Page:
The lack of clarity is a severe barrier to innovation, competitiveness and economic growth.

AMC’s member companies’ revenues are generated through exports to the United States. Exports to the U.S. have grown more than 50 per cent over the last decade. Without clarity, Canada’s agricultural manufacturers risk losing a competitive edge as producers of the highest quality and most sought-out agricultural equipment in the world.

There are exceptions for interoperability under the Copyright Act, but they are too unclear to enable innovation.

As technology increases in everyday applications, the problem continues to grow. In essence, any piece of technology can potentially become an infringement on copyright. This is even more prevalent from a competitiveness angle because of the lack of harmonization with U.S. copyright laws.

Innovation and market access for Canadian manufacturers abroad, especially the U.S. — our single largest market — becomes even more difficult.

According to a study by Western Economic Development Canada, Interoperability: An overview with a western perspective, “impacts of interoperability will be affecting the industry in 2020 as one OEM’s starts restricting access to short line manufactures equipment. A survey of implement dealers has indicated a significant drop in orders of short line manufacture combine headers for the coming year and into the future.”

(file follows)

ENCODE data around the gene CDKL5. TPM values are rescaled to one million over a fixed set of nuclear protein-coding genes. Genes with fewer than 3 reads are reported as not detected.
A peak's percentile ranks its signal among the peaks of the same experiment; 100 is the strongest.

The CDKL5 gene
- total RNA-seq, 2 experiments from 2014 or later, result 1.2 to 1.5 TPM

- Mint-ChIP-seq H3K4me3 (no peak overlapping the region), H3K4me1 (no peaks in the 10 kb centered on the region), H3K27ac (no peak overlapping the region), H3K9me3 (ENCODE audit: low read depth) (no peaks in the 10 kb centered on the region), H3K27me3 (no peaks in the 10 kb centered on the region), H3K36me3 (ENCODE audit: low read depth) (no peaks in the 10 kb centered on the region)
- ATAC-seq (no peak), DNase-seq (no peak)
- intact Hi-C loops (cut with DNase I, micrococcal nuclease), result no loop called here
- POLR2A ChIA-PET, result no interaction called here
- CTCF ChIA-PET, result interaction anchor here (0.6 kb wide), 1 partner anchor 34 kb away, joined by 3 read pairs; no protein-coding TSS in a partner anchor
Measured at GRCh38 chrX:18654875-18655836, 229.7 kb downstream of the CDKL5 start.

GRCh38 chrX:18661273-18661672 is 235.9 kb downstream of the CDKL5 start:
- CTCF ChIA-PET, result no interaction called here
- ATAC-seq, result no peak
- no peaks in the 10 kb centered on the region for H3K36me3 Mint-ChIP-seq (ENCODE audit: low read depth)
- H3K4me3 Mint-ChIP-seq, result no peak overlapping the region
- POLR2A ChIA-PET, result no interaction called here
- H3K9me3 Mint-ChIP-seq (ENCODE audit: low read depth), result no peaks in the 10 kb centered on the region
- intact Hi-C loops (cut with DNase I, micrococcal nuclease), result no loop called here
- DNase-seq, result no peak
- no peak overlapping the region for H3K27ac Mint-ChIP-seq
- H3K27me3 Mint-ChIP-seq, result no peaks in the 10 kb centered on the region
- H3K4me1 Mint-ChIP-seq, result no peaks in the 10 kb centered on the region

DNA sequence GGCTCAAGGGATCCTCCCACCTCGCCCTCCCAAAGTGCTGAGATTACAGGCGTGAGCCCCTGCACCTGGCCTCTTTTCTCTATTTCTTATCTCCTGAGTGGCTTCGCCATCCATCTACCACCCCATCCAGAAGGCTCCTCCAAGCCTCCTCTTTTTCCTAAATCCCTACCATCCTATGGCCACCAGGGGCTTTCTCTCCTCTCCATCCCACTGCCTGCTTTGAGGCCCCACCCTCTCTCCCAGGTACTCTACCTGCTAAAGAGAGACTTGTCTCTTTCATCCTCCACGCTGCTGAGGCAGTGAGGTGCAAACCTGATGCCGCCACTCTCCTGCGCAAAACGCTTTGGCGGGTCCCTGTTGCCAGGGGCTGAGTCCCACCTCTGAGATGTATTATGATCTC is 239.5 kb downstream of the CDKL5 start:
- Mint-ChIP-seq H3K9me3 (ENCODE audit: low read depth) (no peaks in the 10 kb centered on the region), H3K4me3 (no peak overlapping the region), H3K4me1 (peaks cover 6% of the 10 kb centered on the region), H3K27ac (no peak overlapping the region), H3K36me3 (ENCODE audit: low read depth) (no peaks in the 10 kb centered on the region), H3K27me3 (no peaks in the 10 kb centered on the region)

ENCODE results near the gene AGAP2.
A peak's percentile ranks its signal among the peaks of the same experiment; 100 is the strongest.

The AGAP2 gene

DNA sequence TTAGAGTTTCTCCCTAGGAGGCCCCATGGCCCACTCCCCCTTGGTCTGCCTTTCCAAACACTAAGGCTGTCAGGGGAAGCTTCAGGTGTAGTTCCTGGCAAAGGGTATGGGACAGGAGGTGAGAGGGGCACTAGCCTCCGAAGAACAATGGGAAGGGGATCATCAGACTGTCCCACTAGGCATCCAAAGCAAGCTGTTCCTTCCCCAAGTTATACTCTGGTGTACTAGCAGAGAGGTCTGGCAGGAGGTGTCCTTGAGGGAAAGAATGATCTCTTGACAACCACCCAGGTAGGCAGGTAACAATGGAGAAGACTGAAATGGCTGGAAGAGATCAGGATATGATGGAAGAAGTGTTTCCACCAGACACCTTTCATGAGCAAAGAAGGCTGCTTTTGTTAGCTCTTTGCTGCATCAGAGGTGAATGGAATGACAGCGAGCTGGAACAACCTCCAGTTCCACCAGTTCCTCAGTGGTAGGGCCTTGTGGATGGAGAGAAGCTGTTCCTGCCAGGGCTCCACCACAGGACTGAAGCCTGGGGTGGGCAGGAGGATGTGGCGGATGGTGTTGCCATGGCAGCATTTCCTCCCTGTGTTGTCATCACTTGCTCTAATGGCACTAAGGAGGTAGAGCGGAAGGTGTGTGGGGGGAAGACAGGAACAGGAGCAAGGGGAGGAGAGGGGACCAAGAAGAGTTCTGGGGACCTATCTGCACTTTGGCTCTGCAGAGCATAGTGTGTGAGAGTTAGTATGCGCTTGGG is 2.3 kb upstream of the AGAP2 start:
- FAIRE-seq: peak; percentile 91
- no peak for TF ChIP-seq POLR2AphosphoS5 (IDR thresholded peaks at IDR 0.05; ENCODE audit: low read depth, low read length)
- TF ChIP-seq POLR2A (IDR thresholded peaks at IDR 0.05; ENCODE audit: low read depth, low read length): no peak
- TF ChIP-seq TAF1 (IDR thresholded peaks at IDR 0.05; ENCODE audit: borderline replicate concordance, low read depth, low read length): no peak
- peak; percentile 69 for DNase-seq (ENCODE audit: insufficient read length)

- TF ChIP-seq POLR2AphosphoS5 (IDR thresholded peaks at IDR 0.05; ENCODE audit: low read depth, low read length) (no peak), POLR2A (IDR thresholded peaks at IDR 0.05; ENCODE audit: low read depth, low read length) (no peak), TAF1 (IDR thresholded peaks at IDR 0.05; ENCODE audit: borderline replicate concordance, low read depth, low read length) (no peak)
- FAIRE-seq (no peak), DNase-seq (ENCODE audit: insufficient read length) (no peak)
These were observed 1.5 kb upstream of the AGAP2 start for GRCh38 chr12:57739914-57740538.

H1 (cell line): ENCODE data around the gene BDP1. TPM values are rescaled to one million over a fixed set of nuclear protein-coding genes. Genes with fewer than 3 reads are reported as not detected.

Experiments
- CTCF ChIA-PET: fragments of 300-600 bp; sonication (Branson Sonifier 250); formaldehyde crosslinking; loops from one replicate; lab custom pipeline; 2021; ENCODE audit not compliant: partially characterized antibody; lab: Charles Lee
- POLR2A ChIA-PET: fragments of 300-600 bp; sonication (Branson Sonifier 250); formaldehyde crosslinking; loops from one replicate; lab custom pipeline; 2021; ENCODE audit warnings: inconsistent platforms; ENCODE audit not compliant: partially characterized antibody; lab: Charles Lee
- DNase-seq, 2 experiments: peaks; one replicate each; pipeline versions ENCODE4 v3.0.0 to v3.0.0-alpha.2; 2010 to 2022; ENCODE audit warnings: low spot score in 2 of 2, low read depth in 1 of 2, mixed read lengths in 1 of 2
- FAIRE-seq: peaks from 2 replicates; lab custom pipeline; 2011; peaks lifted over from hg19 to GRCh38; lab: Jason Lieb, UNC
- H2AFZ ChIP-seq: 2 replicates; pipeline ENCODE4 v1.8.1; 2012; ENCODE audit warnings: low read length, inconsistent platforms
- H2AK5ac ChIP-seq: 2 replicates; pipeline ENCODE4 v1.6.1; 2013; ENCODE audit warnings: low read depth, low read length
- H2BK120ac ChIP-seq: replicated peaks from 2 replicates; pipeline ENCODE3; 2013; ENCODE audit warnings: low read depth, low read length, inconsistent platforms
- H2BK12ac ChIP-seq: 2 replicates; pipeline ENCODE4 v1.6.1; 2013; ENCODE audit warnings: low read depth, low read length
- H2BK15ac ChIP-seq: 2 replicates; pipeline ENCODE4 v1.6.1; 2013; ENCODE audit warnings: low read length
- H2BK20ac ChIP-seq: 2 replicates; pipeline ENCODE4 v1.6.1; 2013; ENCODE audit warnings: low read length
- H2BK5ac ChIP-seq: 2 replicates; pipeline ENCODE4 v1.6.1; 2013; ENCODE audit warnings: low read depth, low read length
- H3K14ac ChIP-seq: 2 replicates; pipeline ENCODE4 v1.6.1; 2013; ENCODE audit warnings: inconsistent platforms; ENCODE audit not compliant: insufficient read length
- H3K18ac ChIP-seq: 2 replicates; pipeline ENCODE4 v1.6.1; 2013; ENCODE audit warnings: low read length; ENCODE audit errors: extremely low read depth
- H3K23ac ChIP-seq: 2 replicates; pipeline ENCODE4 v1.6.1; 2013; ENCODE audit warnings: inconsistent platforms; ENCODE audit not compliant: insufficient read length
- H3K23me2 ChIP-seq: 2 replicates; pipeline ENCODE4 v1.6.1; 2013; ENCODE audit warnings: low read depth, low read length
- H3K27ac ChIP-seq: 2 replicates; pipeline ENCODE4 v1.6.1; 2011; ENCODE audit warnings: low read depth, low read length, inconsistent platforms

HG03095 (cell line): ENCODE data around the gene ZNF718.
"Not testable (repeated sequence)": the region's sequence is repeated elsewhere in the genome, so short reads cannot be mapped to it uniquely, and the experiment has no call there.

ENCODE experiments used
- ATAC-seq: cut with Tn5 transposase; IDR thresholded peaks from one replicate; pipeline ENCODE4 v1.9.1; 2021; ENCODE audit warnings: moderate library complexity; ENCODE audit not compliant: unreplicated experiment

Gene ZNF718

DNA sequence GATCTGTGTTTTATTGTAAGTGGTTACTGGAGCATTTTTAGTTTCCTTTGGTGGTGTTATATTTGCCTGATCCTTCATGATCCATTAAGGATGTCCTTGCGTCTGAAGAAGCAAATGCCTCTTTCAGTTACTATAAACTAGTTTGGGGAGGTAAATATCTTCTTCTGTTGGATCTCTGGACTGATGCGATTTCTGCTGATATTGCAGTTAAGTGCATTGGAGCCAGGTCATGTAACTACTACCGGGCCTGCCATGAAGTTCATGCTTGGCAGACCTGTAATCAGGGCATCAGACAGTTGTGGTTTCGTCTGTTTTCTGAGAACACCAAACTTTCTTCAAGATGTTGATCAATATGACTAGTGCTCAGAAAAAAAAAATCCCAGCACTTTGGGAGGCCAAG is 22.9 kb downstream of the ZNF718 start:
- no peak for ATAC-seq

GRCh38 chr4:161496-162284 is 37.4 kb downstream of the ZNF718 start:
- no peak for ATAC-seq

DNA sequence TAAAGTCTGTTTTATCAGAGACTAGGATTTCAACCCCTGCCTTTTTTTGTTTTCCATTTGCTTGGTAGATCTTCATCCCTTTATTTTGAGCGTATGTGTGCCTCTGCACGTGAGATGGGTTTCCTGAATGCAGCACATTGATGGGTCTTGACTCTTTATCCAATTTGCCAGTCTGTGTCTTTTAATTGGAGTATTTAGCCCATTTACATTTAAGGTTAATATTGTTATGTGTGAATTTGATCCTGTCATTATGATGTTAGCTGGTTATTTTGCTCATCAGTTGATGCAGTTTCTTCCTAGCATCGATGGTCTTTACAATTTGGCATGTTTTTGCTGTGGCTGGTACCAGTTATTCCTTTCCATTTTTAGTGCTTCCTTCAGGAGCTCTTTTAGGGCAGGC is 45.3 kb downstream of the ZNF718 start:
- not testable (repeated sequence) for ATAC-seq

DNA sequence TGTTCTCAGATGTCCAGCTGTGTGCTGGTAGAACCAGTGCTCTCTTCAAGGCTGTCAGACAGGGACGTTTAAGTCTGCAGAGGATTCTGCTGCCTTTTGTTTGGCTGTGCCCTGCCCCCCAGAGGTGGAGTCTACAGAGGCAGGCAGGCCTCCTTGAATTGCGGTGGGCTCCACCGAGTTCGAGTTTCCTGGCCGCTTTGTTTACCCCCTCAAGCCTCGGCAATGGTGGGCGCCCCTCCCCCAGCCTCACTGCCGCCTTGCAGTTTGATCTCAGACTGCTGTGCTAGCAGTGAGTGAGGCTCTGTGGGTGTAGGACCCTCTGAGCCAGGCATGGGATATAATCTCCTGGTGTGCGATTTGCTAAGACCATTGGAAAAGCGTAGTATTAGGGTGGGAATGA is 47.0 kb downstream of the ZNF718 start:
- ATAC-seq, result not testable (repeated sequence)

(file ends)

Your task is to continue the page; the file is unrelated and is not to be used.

Additionally, WED notes that “dealers of agriculture equipment have indicated a reduction in intentions to purchase headers from short line manufactures based on the past five-year average. The current sales, specifically in OEM 1 mainline dealers, could see sales numbers decreasing by as much as 60 per cent this year over the five-year average. A further reduction in future sales is predicted moving forward. Dealers have indicated that sales on new combines of short line headers have reduced significantly or have been zero due in part to new headers introduced by OEM’s over the last few years. One dealer in Alberta has indicated an increase in short line header sales due to the better offerings for the harvested terrain.”

It is imperative for the federal government to carefully address this interoperability issue in order to support a truly innovative, export-oriented and job-creating Canadian agricultural manufacturing sector that is well-positioned to contribute to our country’s post-pandemic economy.